Thursday, March 31, 2005

Waiver Work

-- Abraham Nunez was claimed by Seattle. Kinda hard to believe that anyone would want the guy. Anyway, please enjoy his tools.

-- Dennis Tankersley cleared waivers and will be sent to AAA. I thought it would be the opposite, with Nunez clearing waivers and Tankersley being claimed. Tank was awful in spring training, and his odds of major league success are about as close to zero as they can be, but I'm still glad he's in back with Omaha. Isn't it great to hang your hat on 4 time major league washouts?

-- Speaking of washouts, Chris George cleared waivers and the Royals sent him back to Omaha - again. Oh, the humanity. Why do the Royals keep this guy on the hook? Catch and release. He's never going to amount to anything with this organization.

-- Michael Restovich was placed on waivers by the Twins and was claimed by Tampa Bay. My understanding of the waiver wire is about as strong as my understanding of quantum mechanics, but I believe the Royals, who had a worse record last season than Tampa Bay, must have passed on him in order for Tampa to get him. Question - WHY? He may not be a top prospect anymore, but he's still better than most of the "prospects" the Royals have in their system and is at least the equal of Matt Diaz, who has little plate discipline but is probably the best close-to-the-majors OF prospect in the system right now. The Royals will still have an open spot on the 40 man roster after adding the 3 non-roster invitees to the 25 man roster. Who's else is going to fill that spot?

-- Another shock - Juan Gonzalez hit the DL before the season even started. I guess he just needed to demonstrate enough competence to achieve his $600,000 roster bonus before he could tank it for the season. Memories.

Wednesday, March 30, 2005

And We're Off

Unbelievably, this year's opening day roster has a lot of exciting storylines for the Royals fan.

-- I don't understand why Mark Teahen is starting the season with the Big Club when the plan all along was to bring up him midseason. Seems to me the Royals decided they didn't have any other good options after Truby went down, and they (rightfully) wouldn't entrust McEwing or Hocking with the job, even for a week. I still wish they'd have found a stopgap for a few months to give him some additional AAA exposure and limit his service time, but I'll have to admit, its a hell of a lot more exciting than the prospect of watching Chris Truby or (insert replacement-level veteran) play.

-- On the other hand, the Royals made no better decision this spring than to start Ruben Gotay at 2nd base. The guy seems to be ready - his mental approach to hitting is strong and his willingness to work on his defense (or so the official line goes) show the makings of a major leaguer. I think he's going to be everything we all thought Carlos Febles was going to be, without the pressure of being a top prospect.

-- Calvin Pickering - we're all looking forward to seeing what you can do. I don't know if you'll amount to much, but the team would have been crazy to not give you the nod after your incredible 2004. But you'd better hit, and hit quickly, because I'm sure Tony Pena, despite his words to the contrary, would prefer to have Ken Harvey on his team.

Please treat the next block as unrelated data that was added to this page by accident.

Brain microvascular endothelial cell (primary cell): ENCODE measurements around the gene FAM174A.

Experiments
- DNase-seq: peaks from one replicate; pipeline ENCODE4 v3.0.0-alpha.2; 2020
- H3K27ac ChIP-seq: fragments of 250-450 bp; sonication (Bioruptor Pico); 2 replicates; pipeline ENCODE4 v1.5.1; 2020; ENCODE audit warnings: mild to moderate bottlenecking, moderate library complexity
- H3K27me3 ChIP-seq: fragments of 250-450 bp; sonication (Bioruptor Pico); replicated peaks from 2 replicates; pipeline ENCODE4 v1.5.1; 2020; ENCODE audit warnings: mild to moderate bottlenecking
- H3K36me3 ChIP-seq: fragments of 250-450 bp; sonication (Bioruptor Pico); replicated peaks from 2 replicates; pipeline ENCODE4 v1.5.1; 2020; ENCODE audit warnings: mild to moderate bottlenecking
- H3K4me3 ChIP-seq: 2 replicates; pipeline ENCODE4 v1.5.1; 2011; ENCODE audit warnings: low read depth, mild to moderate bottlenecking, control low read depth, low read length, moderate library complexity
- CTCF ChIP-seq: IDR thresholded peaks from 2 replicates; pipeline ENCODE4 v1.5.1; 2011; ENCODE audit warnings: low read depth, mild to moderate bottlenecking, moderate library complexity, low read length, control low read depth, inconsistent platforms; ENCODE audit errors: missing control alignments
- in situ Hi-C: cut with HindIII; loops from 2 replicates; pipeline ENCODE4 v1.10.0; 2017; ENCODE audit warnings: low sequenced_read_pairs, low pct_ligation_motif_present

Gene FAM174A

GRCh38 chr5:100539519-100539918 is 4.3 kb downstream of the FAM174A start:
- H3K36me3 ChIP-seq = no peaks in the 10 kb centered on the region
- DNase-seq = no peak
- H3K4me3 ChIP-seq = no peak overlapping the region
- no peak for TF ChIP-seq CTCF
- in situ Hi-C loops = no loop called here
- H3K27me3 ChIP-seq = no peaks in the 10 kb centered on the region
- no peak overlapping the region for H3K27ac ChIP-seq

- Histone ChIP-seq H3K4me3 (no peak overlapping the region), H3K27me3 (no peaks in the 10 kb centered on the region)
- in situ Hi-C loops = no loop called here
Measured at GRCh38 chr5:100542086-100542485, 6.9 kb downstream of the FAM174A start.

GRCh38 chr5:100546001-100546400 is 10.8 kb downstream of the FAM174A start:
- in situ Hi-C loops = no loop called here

-- Jimmy Gobble - if you can't strikeout at least 5/6 per 9 in AAA, you're done as a major league pitching prospect. Please do it.

Congratulations to...Emil Brown.

I know virtually nothing about the guy, and I don't have high hopes for him. But I can just imagine how it must feel for someone who has toiled away in the minor leagues for the 11 years to make the major league roster out of spring training, even if it is with the Royals.

In fact, I would love to see a reality TV show that traced the lives of several minor league baseball players. I think its a compelling story that is largely misunderstood by the majority of Americans, who think of all professional athletes as wealthy, spoiled miscreants. The vast majority of professional athletes (in all sports) don't make it very far and struggle from paycheck to paycheck like everyone else.

Sourpussness from....who else, Ken Harvey.

“It's a business decision,” he said. “I'll just have to do what I can do.”

Ken, its a baseball decision. The facts couldn't be any clearer.


So, what's the over/under on the number of games played before a major roster shakeup? I'll say 45.

Tuesday, March 29, 2005

Roster Update - Honest

As I listen to 810 WHB, they're reporting the final 25-man roster:

Pitchers (12)
Starters: Hernandez, Greinke, Lima, Anderson and Bautista
Bullpen: Camp, Field, Affeldt, Wood, MacDougal, Cerda and Sisco

Batters (13)
1B/DH: Sweeney and Pickering
2B: Gotay
SS: Berroa
3B: Teahen
Util: Graffanino
C: Buck, Castillo
OF: Stairs, Marrero, Long, DeJesus and Brown

-- Snyder sent to AAA to work as a reliever
-- Guiel sent to AAA; Royals retain rights through June 1
-- Abraham Nunez will stay in camp and the team will try clear him through waivers
-- Harvey optioned to AAA
-- Don't know about Tankersley; probably the same situation as Nunez

Rotation Set -- At Least for April

Even when the Royals make up their mind, they cannot make up their mind.

The Royals "named" Denny Bautista the 5th starter yesterday (though he's probably better than Lima and Anderson right now). No one in the organization flatly stated "Denny Bautista will be in the starting rotation in 2005", but simply said that no other pitcher was as qualified as Bautista for the spot. Bautista himself said no one has told him if he's made the rotation.